Now, it's just a few more commands in Terminal. Start up the daemon:

sudo /usr/libexec/xgrid/xgridcontrollerd

This gives me an output of 6 warnings and failures including

BEEPError 600 (could not open local port)

Hmm... Well, let's try anyway. Start the controller:

sudo xgridctl controller start

You can check its status:

sudo xgridctl controller status

daemon                  state                   pid                     
====== ===== ===
xgridcontrollerd running | enabled 22

And now we can either "submit" (asynchronous) or "run" a job (substitute the password you used in System Prefs).

sudo xgrid -h -p <password> -job submit /usr/bin/cal

With "run" you get back results (almost) immediately, and with "submit" you should get back something like this:

jobIdentifier = 1;

sudo xgrid -h -p <password> -job results -id 1

   November 2009
Su Mo Tu We Th Fr Sa
1 2 3 4 5 6 7
8 9 10 11 12 13 14
15 16 17 18 19 20 21
22 23 24 25 26 27 28
29 30

And finally:

sudo xgridctl controller stop

My most pressing need is the firewall, I want to open only those ports that are necessary, and preferably only to Xgrid.

According to the macosxhints article, you can turn off authentication by modifying

AgentAuthentication = None
ClientAuthentication = None

Now it's time to work through the tutorials step by step.

I also downloaded the server admin tools as described but I haven't used them yet. And there is a "goodies" page on Parnot's site at Stanford, which looks promising. And finally, there is the Apple x-grid users Mailing List. For example, this advice might fix some of the warnings I got when starting up the daemon.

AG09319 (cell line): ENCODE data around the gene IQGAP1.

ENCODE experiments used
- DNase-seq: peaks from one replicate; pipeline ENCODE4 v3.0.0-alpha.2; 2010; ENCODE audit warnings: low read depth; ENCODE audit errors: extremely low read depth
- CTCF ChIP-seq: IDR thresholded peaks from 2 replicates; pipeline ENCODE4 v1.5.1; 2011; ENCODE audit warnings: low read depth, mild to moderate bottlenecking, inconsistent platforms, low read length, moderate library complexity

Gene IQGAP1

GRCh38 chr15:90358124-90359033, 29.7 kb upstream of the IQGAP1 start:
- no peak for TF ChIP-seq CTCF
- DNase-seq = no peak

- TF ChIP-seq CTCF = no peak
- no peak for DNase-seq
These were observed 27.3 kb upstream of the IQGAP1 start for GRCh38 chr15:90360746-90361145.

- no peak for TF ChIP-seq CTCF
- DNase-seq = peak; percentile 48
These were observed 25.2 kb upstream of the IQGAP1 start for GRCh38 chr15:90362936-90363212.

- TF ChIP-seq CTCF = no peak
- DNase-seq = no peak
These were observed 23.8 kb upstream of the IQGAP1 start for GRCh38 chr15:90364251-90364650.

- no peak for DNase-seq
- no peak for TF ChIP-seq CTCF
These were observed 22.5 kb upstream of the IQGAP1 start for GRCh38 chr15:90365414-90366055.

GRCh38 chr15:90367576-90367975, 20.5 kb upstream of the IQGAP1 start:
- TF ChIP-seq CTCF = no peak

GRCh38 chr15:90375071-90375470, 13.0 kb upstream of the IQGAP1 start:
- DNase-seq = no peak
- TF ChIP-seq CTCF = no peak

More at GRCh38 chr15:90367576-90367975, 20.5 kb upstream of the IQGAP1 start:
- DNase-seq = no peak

Baby steps.


charles said...

Regarding the scripts in the tutorial used for the setup, these are applescripts that should open in the Applescript editor if you are curious.

ives said...

Nice and simple tutorial to get people up and running.

However, I think you meant to say "submit" instead of "run" in the following line:

sudo xgrid -h -p password -job run /usr/bin/cal

"run" will just dump the results immediately.

In order to make use of "-job results -id #", you would have had to specify the "submit" action instead of outright running it.

telliott99 said...

You are right! It'll be fixed in a minute. Thanks.

ives said...

Another bit to include in your post is a note about running Xgrid on OS 10.6.x.

Up to at least 10.6.2 the Xgrid agent doesn't correctly detect the number of cores (whereas 10.5.x does). Instead it goes by the number of processors. My guess is that hyper-threading isn't taken into account either.

Since the Xgrid controller polls that information from the agents, the controller won't issue multiple tasks. A dual-processor, dual-core, Mac pro will get 2 tasks instead of 4.

The fix is illustrated here:


This allows manually overriding the number of "processors" in the xgrid agent property file. Set this to the total number of cores in your system, or double if you have hyper-threading capable processors.

Assuming the above is eventually fixed, the following link shows how to limit the number of concurrent tasks, should this be necessary (for Mac Pro systems for example, where at least one core would be needed for user tasks).